Originally posted as a two part series on the Worldwatch Institute's Nourishing the Planet blog.
Driving through the crowded streets of Kibera, it's nearly impossible to describe how many people live in this area of about 225 hectares, the equivalent of just over half the size of Central Park in Manhattan. Everywhere you look there are people. People walking, people working, people selling food or tennis shoes, people sorting trash, people herding goats--people everywhere. Anywhere from 700,000 to a million people live in what is likely the largest slum in sub-Saharan Africa--it's hard to count the exact number here because people don't own the land where they live and work, making their existence a very tenuous one. Often people are evicted from their homes (most of them wooden shacks with tin roves) because the city government doesn't want to recognize that Kibera exists. But it does. And despite the challenges people here face--lack of water and sanitation services and lack of land ownership are the big ones--they are also thriving.
Our hosts for this visit were Mary Njenga and Nancy Karanja, researchers with the group Urban Harvest, an organization with offices in Kenya, Uganda, and Peru.
We met a "self help" group of women farmers in Kibera, who are growing food for their families and selling the surplus. These groups are present all over Kenya--giving youth, women, and other groups the opportunity to organize, share information and skills, and ultimately improve their well-being.
The women we met are raising vegetables on what they call "vertical farms." But instead of skyscrapers, these farms are in tall sacks, filled with dirt, and the women grow crops in them on different levels by poking holes in the bags and planting seeds. They received training, seeds, and sacks from the French NGO Soladarites to start their sack gardens.
The women told us that more than 1,000 of their neighbors are growing food in a similar way--something that Red Cross International recognized during 2007 and 2008 when there was conflict in the slums of Nairobi. No food could come into these areas, but most residents didn't go without food because so many of them were growing crops--in sacks, vacant land, or elsewhere.
Dr. Karanja asked the women if they were using waste water--the water used to bathe and wash dishes--to water their crops. They explained that they were concerned about the soap hurting the crops, but Dr. Karanja explained that there are ways to filter the water that make it safe to use for crops--something the women were very interested in because they now have to buy water for them.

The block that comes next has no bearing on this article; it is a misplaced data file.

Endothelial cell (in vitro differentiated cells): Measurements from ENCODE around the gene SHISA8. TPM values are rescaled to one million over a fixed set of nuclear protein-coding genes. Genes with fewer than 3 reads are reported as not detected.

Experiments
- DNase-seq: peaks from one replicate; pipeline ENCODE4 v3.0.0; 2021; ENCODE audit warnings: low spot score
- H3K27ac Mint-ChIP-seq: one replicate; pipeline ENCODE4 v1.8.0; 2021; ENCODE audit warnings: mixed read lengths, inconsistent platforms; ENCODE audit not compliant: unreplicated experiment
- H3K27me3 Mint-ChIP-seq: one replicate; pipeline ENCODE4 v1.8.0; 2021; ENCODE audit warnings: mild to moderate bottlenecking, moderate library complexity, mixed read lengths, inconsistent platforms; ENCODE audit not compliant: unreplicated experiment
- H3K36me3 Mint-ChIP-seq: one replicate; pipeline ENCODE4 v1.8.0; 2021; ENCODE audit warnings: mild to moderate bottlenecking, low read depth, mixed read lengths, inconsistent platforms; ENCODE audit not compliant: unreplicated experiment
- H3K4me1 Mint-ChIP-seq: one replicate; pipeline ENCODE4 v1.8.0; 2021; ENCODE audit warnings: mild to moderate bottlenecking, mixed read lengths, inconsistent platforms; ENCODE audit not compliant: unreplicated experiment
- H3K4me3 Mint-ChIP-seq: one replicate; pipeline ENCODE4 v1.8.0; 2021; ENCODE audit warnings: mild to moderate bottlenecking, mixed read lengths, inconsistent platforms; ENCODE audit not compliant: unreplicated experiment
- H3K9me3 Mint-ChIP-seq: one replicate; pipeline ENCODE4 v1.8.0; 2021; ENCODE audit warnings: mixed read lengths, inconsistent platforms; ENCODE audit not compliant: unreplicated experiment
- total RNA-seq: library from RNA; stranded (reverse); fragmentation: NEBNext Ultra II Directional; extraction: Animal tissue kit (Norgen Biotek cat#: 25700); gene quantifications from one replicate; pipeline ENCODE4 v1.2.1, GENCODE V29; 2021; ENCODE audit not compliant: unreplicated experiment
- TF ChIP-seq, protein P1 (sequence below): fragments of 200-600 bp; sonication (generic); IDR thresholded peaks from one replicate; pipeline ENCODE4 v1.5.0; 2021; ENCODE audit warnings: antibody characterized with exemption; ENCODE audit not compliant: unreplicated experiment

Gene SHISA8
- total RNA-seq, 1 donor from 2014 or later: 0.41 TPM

These small gardens can yield big benefits in terms of nutrition, food security, and income. All the women told us that they saved money because they no longer had to buy vegetables at the store and they claimed they taste better because they were organically grown--but it also might come from the pride that comes from growing something themselves.
Part II: Farming on the Urban Fringe
We met Mary Matou--and a group of about 20 urban farmers--on a farm across from Kibera, a slum of nearly one million people that live on just ten hectares of land in Nairobi. Dressed in a skirt and rubber muck boot, Mrs. Matou has farmed the land here for nearly two decades. She and the other farmers--more women than men--don't own the land where they grow spinach, kale, spider plant, squash, amaranth, and other vegetables. Instead the land is owned by the Kenyan Social Security Administration, which has allowed the farmers to farm the land through an informal arrangement; in other words, the farmers have no legal right to the land (see Urban Farming in Kibera: Land Tenure). They've been forced to stop farming more than once over the years, and although they're getting harassed less frequently, they still face challenges.
About a year ago, the city forced them to stop using wastewater (sewage from an underground pipe they tapped into) to both irrigate and fertilize their crops. Although wastewater can carry a number of risks, including pathogens and contamination from heavy metals, it also provides a rich--and free--source of fertilizer to farmers who don't have the money to buy expensive store-bought fertilizer and other inputs. And because of longer periods of drought (likely a result of climate change) in sub-Saharan Africa, the farmers didn't have to depend on rainfall to water their crops.
But even with the loss of their main water supply and nutrient sources, Mrs. Matou and the other farmers are continuing to come up with innovative ways of raising food--and incomes--on the farm.
With the help of Nancy Karanja and Mary Njenga from Urban Harvest, the farmers are not only growing food to eat and sell, but, perhaps surprisingly, becoming a source of seed for rural farmers. Kibera's farmers have always grown fodder for livestock feed for both urban and rural farmers, but by establishing a continual source of seed for traditional African vegetables, they're helping dispel the myth that urban agriculture only benefits poor people living in cities.
Using very small plots of land, just a quarter of an acre, and double dug beds, the farmers can raise seeds very quickly. Fast-growing varieties like amarynth and spider plant take only about three months to produce seeds, with about 3,000 Kenyan shillings in profit. And these seed plots--because they are small--take very little additional time to weed and manage.
The future for these farmers continues to be uncertain. Their land could be taken away, the drought could further jeopardize their crops, and the loss of wastewater for fertilizer could reduce production; but they continue to persevere despite these challenges thanks, in part, to the work of groups like Urban Harvest and the Mazingira Institute.
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